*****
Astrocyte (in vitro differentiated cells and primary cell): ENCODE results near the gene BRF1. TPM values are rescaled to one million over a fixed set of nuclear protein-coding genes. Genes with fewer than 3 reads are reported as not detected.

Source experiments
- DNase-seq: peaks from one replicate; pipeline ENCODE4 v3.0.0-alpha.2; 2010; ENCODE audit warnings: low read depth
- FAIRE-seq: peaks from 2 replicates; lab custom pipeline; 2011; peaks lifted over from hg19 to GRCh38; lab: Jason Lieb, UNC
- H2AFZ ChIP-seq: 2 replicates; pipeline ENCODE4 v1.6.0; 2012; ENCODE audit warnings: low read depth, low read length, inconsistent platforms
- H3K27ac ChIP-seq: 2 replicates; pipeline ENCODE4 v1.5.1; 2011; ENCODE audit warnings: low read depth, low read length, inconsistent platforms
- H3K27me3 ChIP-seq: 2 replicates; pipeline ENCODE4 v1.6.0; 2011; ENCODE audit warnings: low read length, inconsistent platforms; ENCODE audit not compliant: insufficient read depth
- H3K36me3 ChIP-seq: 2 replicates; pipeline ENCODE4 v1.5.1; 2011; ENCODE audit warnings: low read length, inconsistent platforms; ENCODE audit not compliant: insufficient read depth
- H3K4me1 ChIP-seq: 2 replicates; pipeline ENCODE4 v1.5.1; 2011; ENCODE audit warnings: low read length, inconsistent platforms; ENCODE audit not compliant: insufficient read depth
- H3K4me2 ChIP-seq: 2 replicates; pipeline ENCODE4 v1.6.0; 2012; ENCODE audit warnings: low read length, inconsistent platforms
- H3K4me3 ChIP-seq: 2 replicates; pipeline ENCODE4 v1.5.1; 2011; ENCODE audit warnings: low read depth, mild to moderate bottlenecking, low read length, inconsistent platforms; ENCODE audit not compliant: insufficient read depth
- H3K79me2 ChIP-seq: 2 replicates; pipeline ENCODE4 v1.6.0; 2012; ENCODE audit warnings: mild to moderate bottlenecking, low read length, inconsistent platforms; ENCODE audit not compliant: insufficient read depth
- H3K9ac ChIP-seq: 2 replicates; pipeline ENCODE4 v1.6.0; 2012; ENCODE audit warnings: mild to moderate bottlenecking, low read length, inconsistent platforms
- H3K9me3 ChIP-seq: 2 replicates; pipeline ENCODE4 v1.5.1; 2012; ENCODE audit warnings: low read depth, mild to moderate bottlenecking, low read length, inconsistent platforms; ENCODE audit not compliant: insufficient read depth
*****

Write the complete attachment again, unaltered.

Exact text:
Astrocyte (in vitro differentiated cells and primary cell): ENCODE results near the gene BRF1. TPM values are rescaled to one million over a fixed set of nuclear protein-coding genes. Genes with fewer than 3 reads are reported as not detected.

Source experiments
- DNase-seq: peaks from one replicate; pipeline ENCODE4 v3.0.0-alpha.2; 2010; ENCODE audit warnings: low read depth
- FAIRE-seq: peaks from 2 replicates; lab custom pipeline; 2011; peaks lifted over from hg19 to GRCh38; lab: Jason Lieb, UNC
- H2AFZ ChIP-seq: 2 replicates; pipeline ENCODE4 v1.6.0; 2012; ENCODE audit warnings: low read depth, low read length, inconsistent platforms
- H3K27ac ChIP-seq: 2 replicates; pipeline ENCODE4 v1.5.1; 2011; ENCODE audit warnings: low read depth, low read length, inconsistent platforms
- H3K27me3 ChIP-seq: 2 replicates; pipeline ENCODE4 v1.6.0; 2011; ENCODE audit warnings: low read length, inconsistent platforms; ENCODE audit not compliant: insufficient read depth
- H3K36me3 ChIP-seq: 2 replicates; pipeline ENCODE4 v1.5.1; 2011; ENCODE audit warnings: low read length, inconsistent platforms; ENCODE audit not compliant: insufficient read depth
- H3K4me1 ChIP-seq: 2 replicates; pipeline ENCODE4 v1.5.1; 2011; ENCODE audit warnings: low read length, inconsistent platforms; ENCODE audit not compliant: insufficient read depth
- H3K4me2 ChIP-seq: 2 replicates; pipeline ENCODE4 v1.6.0; 2012; ENCODE audit warnings: low read length, inconsistent platforms
- H3K4me3 ChIP-seq: 2 replicates; pipeline ENCODE4 v1.5.1; 2011; ENCODE audit warnings: low read depth, mild to moderate bottlenecking, low read length, inconsistent platforms; ENCODE audit not compliant: insufficient read depth
- H3K79me2 ChIP-seq: 2 replicates; pipeline ENCODE4 v1.6.0; 2012; ENCODE audit warnings: mild to moderate bottlenecking, low read length, inconsistent platforms; ENCODE audit not compliant: insufficient read depth
- H3K9ac ChIP-seq: 2 replicates; pipeline ENCODE4 v1.6.0; 2012; ENCODE audit warnings: mild to moderate bottlenecking, low read length, inconsistent platforms
- H3K9me3 ChIP-seq: 2 replicates; pipeline ENCODE4 v1.5.1; 2012; ENCODE audit warnings: low read depth, mild to moderate bottlenecking, low read length, inconsistent platforms; ENCODE audit not compliant: insufficient read depth